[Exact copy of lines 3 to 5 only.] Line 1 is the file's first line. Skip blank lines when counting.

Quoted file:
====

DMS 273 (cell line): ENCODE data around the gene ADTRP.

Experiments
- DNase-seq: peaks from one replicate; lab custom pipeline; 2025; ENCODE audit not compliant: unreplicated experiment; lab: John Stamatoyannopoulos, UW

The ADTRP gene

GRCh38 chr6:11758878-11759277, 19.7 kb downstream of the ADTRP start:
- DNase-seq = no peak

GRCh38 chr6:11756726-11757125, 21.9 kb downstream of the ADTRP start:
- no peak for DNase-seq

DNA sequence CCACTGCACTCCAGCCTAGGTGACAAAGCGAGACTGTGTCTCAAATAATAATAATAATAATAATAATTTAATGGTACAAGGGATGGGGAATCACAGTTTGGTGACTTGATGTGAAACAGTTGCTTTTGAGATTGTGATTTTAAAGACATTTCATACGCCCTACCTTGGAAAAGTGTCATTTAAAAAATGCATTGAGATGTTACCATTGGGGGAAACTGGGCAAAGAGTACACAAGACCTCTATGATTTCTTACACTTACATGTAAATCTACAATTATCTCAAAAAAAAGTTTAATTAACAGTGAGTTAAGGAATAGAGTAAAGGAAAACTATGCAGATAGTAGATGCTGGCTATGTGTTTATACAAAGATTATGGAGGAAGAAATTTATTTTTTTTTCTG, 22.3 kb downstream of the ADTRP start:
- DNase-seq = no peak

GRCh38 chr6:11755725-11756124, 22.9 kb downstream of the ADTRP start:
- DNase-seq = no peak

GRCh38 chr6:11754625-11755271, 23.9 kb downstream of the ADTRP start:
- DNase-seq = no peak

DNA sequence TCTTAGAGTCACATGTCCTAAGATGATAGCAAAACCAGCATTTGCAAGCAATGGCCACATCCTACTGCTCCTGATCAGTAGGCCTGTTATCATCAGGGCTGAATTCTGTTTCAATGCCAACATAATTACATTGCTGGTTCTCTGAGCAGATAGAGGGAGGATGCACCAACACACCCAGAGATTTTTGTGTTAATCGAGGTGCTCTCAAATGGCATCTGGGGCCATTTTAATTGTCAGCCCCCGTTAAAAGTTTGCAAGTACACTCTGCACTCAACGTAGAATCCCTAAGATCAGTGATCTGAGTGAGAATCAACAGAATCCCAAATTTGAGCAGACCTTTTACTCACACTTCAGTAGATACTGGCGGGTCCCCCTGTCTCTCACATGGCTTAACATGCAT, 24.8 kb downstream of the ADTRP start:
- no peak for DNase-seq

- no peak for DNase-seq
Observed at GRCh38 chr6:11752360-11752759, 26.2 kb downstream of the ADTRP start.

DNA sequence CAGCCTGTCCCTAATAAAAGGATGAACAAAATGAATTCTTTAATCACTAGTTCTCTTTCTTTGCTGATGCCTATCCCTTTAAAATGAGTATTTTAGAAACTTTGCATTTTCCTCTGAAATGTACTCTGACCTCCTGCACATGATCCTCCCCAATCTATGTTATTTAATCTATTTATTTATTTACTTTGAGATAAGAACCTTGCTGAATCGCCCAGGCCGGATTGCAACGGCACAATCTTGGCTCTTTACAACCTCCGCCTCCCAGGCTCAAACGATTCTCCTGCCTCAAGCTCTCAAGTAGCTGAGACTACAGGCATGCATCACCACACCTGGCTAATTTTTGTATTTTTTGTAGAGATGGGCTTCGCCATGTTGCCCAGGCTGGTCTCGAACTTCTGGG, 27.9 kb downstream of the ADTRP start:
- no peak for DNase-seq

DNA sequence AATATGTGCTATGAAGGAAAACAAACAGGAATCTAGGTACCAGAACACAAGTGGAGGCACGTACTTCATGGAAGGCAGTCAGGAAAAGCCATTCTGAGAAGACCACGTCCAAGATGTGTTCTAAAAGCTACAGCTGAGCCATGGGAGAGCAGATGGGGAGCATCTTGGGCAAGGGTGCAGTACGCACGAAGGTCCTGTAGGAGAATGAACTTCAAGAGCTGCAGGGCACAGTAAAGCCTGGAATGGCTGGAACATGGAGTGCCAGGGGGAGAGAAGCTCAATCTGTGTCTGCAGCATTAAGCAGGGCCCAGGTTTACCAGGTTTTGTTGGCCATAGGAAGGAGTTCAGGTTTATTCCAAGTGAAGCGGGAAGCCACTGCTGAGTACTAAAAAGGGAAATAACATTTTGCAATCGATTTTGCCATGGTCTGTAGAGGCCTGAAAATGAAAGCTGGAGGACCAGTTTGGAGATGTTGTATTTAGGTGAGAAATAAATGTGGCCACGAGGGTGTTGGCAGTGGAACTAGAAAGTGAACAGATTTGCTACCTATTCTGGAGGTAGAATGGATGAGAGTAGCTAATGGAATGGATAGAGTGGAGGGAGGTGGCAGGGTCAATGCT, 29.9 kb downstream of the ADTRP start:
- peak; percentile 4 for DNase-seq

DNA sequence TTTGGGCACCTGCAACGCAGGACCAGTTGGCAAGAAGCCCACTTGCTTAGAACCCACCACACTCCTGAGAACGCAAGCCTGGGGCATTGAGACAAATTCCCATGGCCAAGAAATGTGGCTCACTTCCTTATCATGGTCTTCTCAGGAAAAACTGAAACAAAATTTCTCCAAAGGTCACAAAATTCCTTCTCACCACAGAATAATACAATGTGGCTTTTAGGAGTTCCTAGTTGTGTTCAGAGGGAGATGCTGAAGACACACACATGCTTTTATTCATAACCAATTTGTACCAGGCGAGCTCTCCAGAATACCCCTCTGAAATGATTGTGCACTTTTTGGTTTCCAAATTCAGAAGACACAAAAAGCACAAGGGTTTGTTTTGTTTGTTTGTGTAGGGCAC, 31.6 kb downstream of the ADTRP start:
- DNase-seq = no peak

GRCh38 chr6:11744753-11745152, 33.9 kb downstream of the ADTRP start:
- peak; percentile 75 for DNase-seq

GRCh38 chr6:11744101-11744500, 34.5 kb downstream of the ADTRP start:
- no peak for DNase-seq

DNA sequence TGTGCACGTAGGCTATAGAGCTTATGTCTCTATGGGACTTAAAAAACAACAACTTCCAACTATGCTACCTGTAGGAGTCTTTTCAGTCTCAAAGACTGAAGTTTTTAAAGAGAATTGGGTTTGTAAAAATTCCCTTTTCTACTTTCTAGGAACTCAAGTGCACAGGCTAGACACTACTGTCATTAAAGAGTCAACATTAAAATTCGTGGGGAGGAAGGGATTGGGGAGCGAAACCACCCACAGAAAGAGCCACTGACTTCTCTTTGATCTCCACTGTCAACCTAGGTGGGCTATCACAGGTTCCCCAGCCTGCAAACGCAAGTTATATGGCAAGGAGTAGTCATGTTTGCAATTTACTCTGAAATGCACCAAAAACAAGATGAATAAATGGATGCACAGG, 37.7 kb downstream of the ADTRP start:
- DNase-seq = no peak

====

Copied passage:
- DNase-seq: peaks from one replicate; lab custom pipeline; 2025; ENCODE audit not compliant: unreplicated experiment; lab: John Stamatoyannopoulos, UW

The ADTRP gene

GRCh38 chr6:11758878-11759277, 19.7 kb downstream of the ADTRP start: